Interestingly, Harper Lee decided to set the novel in the Depression era of the 1930s. The main character, Scout, is based on Lee's own childhood, and Dill is most likely based on her childhood friend and neighbor, Truman Capote. By placing her novel in the 1930s, Lee provided her readers with a historical background for current events of the time, and in doing so she exposed the deeply rooted history of the civil rights struggle in the South.

The novel's characters are forced to examine the world (or at least the town) in which they live. Through observing their society and interacting with people such as Tom Robinson and Boo Radley , they come to understand more about true bravery, cowardice, and humanity.

The Radley house is shrouded in mystery. Boo Radley and the goings on of his family have become the stuff of ghost stories. Naturally, being children, Scout and Jem hold the house with both fascination and fear. Is Boo really a monster who dines...

Interestingly, Harper Lee decided to set the novel in the Depression era of the 1930s. The main character, Scout, is based on Lee's own childhood, and Dill is most likely based on her childhood friend and neighbor, Truman Capote. By placing her novel in the 1930s, Lee provided her readers with a historical background for current events of the time, and in doing so she exposed the deeply rooted history of the civil rights struggle in the South.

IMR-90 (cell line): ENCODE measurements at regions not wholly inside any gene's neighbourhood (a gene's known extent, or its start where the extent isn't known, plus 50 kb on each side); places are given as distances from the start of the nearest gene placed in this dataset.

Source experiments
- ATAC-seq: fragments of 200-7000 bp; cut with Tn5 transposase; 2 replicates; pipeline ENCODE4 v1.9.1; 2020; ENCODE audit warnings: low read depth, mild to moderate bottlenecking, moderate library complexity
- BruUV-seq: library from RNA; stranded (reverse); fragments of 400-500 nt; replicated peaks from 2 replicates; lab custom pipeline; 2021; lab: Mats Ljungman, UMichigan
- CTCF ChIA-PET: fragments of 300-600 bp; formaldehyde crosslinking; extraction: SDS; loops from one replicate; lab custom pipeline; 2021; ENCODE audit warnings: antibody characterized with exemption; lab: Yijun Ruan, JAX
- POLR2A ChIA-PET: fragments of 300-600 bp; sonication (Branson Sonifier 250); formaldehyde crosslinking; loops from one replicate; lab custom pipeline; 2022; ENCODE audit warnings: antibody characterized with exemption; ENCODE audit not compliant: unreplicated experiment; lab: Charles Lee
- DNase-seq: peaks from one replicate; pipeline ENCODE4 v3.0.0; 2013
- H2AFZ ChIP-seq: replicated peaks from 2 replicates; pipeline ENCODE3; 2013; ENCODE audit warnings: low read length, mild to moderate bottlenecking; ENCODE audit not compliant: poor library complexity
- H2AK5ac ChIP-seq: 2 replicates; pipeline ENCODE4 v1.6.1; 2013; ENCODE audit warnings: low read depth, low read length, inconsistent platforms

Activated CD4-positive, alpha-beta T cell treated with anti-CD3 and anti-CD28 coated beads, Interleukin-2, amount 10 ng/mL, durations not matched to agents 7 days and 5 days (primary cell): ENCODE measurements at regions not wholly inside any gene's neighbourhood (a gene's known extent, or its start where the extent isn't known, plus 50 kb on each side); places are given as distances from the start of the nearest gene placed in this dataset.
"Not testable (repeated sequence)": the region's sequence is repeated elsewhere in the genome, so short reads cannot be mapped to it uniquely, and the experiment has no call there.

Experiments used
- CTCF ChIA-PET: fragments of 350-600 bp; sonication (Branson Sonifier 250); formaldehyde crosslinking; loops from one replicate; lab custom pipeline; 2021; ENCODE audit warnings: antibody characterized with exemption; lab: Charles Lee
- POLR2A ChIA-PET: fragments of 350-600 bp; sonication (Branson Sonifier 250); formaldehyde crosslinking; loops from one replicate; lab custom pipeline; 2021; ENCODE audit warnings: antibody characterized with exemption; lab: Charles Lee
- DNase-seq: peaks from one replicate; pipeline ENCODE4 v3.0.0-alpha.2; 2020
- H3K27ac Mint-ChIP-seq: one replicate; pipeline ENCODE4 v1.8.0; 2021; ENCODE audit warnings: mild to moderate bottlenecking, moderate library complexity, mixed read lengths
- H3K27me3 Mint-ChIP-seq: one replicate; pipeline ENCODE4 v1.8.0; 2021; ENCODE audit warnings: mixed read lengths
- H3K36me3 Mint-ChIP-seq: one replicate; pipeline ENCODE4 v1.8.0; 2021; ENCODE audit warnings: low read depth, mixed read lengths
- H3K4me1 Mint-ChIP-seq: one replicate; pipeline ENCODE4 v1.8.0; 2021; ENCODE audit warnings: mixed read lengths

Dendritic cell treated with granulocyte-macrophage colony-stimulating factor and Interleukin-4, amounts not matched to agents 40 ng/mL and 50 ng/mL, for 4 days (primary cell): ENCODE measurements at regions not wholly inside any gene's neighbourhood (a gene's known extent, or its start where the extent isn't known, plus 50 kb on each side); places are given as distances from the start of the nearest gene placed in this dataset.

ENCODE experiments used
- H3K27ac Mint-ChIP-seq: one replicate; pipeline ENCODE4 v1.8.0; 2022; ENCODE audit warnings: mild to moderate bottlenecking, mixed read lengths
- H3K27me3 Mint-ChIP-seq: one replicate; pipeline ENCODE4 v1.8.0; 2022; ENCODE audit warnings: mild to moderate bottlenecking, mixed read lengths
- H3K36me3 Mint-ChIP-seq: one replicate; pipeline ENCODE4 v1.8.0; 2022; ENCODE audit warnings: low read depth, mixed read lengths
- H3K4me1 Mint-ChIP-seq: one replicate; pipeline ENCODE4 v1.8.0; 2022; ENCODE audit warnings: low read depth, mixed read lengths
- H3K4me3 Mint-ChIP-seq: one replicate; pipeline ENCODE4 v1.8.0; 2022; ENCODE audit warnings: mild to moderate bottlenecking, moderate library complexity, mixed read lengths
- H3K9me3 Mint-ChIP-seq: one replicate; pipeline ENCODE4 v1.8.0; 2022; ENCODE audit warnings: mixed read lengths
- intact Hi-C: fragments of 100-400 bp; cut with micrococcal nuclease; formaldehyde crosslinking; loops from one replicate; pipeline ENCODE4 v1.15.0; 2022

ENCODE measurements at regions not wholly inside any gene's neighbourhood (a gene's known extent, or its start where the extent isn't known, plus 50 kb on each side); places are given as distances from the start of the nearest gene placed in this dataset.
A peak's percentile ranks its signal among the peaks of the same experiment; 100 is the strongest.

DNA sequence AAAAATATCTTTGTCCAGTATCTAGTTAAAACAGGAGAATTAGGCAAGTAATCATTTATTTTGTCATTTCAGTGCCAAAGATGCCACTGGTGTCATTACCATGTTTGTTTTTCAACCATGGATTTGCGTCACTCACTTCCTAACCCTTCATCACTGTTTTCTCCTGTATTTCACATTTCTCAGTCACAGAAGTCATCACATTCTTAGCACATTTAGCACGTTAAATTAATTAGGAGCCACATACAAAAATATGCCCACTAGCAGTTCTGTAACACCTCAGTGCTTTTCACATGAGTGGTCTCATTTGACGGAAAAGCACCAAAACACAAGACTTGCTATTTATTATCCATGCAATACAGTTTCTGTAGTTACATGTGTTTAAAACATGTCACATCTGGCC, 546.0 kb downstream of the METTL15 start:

The novel's characters are forced to examine the world (or at least the town) in which they live. Through observing their society and interacting with people such as Tom Robinson and Boo Radley , they come to understand more about true bravery, cowardice, and humanity.

The Radley house is shrouded in mystery. Boo Radley and the goings on of his family have become the stuff of ghost stories. Naturally, being children, Scout and Jem hold the house with both fascination and fear. Is Boo really a monster who dines...

T o Kill a Mockingbird is one of those books that almost everyone reads at some point in their lives. Whether you've been forced to read it at school, or you've had a look because everyone's been urging you to, most people have their own personal experience of reading Mockingbird.

The book is about Atticus Finch, who appears as an unconventional hero and role model due to his morality rather than his physical capabilities. The theme of morals is apparent throughout the whole novel, especially in relation to religion and perception of sin. Take Mrs Dubose, a recovering morphine addict: she vows that she'll die beholden to nothing and nobody. She's pursuing her own dream of being a free human being because she knows deep down that it's right.

In the 1930s, when the book was set, America was in the midst of the Great Depression. This was a time when economic difficulties meant that the American Dream was receding further and further away. We could consider that Atticus Finch felt that his own dream of an equal, morally decent society was also heading in the wrong direction.

SparkNotes: To Kill a Mockingbird


To Kill a Mockingbird (1962) - IMDb

Posted by 2018 article